7

I would like to draw a rectangle along the border of a circle. The \draw with the \angle operation might do it, but it is rather cumbersome.
I was wondering if there is another more elegant/shorter solution, i.e. a command that draws shapes along other shapes.

Ok sorry for the late update. What I want to do is more something along the following: Rectangle 'along' a circle

A (badly) drawn rectangle following the border of a circle.

  • 3
    Please show us what you have done so far, supply a MWE. In fact I do not really know what you want. A rectangle along a circle? Is the rectangle then also a curved path? Or is it just a rectangle on the border at a certain angle? – zeroth Jan 20 '12 at 16:48
  • I was hoping for the rectangle to also be a curved path, pretty much outlining a region of the circle's border. – Alex Frechette Jan 23 '12 at 15:35
  • 1
    Well if it is a curved path, then it is not really a rectangle. – Peter Grill Jan 23 '12 at 18:02
17

Draw Arched "Rectangle" Around Circle:

Below is a macro that draws the desired shape around the circle: \DrawAlong{(Center)}{\Radius}{\Separation}{120}{60} yields the blue shape from 120 to 60 degrees, and \DrawAlong[draw=black,fill=yellow, fill opacity=0.4]{(Center)}{\Radius}{\Separation}{-30}{-60} yields the filled in yellow shape from -30 to -60 degrees:

enter image description here

Further Enhancements

  • The code can probably be greatly simplified by using polar coordinates.

Code:

\documentclass{article}
\usepackage{tikz}
\usetikzlibrary{calc}

\newdimen\XCoord%
\newdimen\YCoord%

\makeatletter
\newlength{\My@OuterArcRadius}
\newlength{\My@InnerArcRadius}
\newlength{\My@OuterXStart}
\newlength{\My@OuterYStart}
\newlength{\My@OuterXEnd}
\newlength{\My@OuterYEnd}
\newlength{\My@InnerXStart}
\newlength{\My@InnerYStart}
\newlength{\My@InnerXEnd}
\newlength{\My@InnerYEnd}
%
\newcommand*{\DrawAlong}[6][]{%
    % [#1] = style (optional)
    % {#2} = center
    % {#3} = radius
    % {#4} = separation
    % {#5} = arch angle start
    % {#6} = arc angle end
    \def\My@center{#2}%
    \def\My@radius{#3}%
    \def\My@separation{#4}%
    \def\My@arcStart{#5}%
    \def\My@arcEnd{#6}%
    %
    \pgfmathsetlength{\My@OuterArcRadius}{\My@radius+\My@separation}
    \pgfmathsetlength{\My@InnerArcRadius}{\My@radius-\My@separation}
    %
    % Extract coordinates of center: (XCoord,YCoord)
    % https://tex.stackexchange.com/questions/33703/extract-x-y-coordinate-of-an-arbitrary-point-in-tikz/33706#33706
    \path \My@center; \pgfgetlastxy{\XCoord}{\YCoord}
    %
    \pgfmathsetlength{\My@OuterXStart}{\XCoord+(\My@OuterArcRadius*cos(\My@arcStart))}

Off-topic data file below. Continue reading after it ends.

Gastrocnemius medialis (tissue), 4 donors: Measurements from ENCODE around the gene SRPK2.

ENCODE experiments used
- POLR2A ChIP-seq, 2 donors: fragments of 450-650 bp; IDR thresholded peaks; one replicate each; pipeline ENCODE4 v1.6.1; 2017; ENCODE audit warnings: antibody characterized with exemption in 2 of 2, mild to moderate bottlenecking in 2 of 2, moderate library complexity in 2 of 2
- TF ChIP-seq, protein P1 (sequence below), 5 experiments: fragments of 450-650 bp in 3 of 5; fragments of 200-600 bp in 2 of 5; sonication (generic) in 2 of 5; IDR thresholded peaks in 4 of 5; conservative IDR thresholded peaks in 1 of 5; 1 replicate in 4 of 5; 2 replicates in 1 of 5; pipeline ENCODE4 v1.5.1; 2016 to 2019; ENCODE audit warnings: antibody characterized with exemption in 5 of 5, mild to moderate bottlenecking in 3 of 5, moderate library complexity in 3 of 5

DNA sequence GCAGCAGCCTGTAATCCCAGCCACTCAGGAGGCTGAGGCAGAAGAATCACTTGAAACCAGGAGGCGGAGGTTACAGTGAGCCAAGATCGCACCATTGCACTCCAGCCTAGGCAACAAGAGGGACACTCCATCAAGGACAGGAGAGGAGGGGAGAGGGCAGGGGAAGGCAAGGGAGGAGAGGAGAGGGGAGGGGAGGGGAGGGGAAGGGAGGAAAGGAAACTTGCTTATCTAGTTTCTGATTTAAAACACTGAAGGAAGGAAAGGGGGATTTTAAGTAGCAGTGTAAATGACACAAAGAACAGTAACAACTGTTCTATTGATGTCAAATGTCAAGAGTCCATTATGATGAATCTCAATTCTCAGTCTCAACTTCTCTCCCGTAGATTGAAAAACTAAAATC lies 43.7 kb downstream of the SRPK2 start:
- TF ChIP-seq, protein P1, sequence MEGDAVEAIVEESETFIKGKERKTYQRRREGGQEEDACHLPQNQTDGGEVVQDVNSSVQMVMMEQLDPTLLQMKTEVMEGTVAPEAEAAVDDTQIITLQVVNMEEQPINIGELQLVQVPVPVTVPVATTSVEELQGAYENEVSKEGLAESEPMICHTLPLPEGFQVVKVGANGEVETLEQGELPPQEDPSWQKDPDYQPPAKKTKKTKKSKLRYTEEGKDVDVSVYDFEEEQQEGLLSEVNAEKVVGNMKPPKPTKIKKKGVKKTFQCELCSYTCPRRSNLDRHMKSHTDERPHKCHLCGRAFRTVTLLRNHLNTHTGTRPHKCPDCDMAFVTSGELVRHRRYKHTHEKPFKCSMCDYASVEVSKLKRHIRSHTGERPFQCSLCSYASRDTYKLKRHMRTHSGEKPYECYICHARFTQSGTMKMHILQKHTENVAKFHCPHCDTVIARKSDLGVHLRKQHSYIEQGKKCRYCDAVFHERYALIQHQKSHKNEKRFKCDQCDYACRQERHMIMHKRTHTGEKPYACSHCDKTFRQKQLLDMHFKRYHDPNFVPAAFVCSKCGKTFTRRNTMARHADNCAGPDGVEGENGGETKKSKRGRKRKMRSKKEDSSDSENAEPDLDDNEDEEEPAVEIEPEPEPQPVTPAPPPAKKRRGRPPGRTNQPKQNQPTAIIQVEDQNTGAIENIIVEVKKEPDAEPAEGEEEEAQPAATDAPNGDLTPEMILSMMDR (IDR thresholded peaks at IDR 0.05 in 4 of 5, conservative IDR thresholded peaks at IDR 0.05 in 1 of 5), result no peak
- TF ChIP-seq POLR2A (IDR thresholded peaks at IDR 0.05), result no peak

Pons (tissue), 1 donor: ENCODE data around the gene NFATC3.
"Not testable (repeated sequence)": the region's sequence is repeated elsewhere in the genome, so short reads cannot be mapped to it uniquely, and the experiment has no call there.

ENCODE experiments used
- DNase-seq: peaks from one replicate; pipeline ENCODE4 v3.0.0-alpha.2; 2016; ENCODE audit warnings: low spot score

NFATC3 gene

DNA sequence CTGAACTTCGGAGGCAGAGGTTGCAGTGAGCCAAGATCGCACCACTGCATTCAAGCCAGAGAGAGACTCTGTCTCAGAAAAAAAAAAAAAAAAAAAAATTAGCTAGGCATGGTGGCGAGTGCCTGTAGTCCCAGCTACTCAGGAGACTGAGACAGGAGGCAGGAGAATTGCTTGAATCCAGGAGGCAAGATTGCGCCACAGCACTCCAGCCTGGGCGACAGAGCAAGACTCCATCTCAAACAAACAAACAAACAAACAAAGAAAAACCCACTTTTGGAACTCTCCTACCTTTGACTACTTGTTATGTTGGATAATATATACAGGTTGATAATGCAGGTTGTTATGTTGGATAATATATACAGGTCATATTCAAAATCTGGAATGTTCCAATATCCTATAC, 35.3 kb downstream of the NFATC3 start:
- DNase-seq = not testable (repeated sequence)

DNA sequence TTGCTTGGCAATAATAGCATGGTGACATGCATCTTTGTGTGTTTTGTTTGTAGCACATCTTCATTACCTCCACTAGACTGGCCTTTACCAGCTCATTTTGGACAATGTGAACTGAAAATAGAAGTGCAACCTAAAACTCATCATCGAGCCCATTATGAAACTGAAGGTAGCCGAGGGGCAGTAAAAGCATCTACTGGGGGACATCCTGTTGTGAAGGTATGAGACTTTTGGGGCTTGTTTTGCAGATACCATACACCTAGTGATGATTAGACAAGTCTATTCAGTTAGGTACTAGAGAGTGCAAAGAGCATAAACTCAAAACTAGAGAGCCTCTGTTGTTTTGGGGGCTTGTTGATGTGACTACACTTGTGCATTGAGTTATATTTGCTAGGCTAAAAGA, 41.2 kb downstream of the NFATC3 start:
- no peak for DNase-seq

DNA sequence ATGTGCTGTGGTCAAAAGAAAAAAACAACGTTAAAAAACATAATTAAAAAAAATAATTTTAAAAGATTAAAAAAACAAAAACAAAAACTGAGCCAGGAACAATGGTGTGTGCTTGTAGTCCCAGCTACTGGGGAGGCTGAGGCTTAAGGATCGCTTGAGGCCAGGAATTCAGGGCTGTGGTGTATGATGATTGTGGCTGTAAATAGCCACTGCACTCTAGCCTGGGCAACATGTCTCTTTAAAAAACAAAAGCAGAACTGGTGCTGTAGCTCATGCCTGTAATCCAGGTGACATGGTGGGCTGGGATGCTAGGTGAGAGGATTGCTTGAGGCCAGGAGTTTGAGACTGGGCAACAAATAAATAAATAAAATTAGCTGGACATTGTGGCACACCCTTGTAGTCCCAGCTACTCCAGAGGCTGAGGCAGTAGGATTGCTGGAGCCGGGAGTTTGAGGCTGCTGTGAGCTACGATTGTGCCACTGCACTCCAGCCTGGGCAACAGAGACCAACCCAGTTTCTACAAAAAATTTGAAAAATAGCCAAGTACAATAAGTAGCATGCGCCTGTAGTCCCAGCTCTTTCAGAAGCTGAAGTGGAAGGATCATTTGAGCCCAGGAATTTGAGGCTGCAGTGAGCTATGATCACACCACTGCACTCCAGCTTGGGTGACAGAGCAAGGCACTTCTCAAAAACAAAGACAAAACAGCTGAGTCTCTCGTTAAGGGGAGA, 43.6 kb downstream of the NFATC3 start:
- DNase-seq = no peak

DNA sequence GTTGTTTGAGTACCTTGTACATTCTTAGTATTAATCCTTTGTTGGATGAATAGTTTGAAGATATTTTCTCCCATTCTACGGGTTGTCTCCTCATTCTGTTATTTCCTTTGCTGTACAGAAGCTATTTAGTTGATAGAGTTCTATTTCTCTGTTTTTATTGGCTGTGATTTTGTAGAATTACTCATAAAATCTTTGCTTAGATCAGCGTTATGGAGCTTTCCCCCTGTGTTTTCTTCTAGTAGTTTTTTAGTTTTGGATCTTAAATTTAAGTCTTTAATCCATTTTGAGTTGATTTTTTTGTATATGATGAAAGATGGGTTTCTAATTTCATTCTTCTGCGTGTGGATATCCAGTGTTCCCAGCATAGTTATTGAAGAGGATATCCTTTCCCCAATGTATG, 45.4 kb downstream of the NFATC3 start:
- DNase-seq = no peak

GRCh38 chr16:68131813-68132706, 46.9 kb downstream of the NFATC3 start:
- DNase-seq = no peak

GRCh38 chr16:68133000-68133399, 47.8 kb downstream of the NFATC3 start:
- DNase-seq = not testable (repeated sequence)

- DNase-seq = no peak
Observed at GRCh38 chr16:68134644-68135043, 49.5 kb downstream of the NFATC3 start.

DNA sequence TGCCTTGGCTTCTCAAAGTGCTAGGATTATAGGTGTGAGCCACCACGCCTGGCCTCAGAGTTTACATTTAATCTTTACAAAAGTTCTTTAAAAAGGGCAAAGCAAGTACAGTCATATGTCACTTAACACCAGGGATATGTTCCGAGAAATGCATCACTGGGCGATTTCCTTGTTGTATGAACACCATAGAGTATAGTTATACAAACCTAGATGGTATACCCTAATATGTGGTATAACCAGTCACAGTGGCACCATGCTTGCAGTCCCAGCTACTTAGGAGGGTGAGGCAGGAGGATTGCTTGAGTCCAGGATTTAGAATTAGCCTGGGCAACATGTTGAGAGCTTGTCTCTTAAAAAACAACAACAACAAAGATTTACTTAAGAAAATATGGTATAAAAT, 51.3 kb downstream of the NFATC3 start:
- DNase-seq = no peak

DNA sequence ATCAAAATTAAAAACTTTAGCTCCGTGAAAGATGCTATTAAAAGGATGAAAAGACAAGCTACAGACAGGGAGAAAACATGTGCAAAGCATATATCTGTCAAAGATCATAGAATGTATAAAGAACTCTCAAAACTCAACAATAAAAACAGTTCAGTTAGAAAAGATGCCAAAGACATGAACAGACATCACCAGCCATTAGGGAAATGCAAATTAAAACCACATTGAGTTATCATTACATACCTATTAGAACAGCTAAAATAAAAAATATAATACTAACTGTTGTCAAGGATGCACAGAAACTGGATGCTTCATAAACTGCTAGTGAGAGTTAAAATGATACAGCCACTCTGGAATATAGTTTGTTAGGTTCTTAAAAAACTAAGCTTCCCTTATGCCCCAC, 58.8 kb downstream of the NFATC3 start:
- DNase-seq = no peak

\pgfmathsetlength{\My@OuterYStart}{\YCoord+(\My@OuterArcRadius*sin(\My@arcStart))}
    \pgfmathsetlength{\My@OuterXEnd}{\XCoord+(\My@OuterArcRadius*cos(\My@arcEnd))}
    \pgfmathsetlength{\My@OuterYEnd}{(\YCoord+\My@OuterArcRadius*sin(\My@arcEnd))}
    %
    \pgfmathsetlength{\My@InnerXStart}{\XCoord+(\My@InnerArcRadius*cos(\My@arcStart))}
    \pgfmathsetlength{\My@InnerYStart}{\YCoord+(\My@InnerArcRadius*sin(\My@arcStart))}
    \pgfmathsetlength{\My@InnerXEnd}{(\XCoord+\My@InnerArcRadius*cos(\My@arcEnd))}
    \pgfmathsetlength{\My@InnerYEnd}{(\YCoord+\My@InnerArcRadius*sin(\My@arcEnd))}
    %
    \draw [ultra thick, blue,#1] 
        (\My@OuterXStart,\My@OuterYStart)
        arc (\My@arcStart:\My@arcEnd:\My@OuterArcRadius)
        -- (\My@InnerXEnd, \My@InnerYEnd)
        arc (\My@arcEnd:\My@arcStart:\My@InnerArcRadius)
        --cycle;
}%
\makeatother

\begin{document}
\newcommand*{\Radius}{2cm}%
\newcommand*{\Separation}{0.2cm}%
%
\begin{tikzpicture}[ultra thick]
  \coordinate (Center) (1cm,3cm);

  \DrawAlong{(Center)}{\Radius}{\Separation}{120}{60}
  \DrawAlong[draw=black,fill=yellow, fill opacity=0.4]{(Center)}{\Radius}{\Separation}{-30}{-60}
  \draw [red ] (Center) circle    (\Radius);
\end{tikzpicture}
\end{document}

Draw Rectangle Around Circle:

If you know the radius of the circle, you can simple coordinate calculations to draw the rectangle. The circle radius is specified in \Radius and \Separation defines the separation you want between the circle and rectangle:

enter image description here

Alternatively, you could define a custom shape that has a rectangle around the circle, then simply using it as a node shape you would obtain the desired results:

enter image description here

Code: Known Radius:

\documentclass{article}
\usepackage{tikz}
\usetikzlibrary{calc}

\newcommand*{\Radius}{2cm}%
\newcommand*{\Separation}{2pt}%

\begin{document}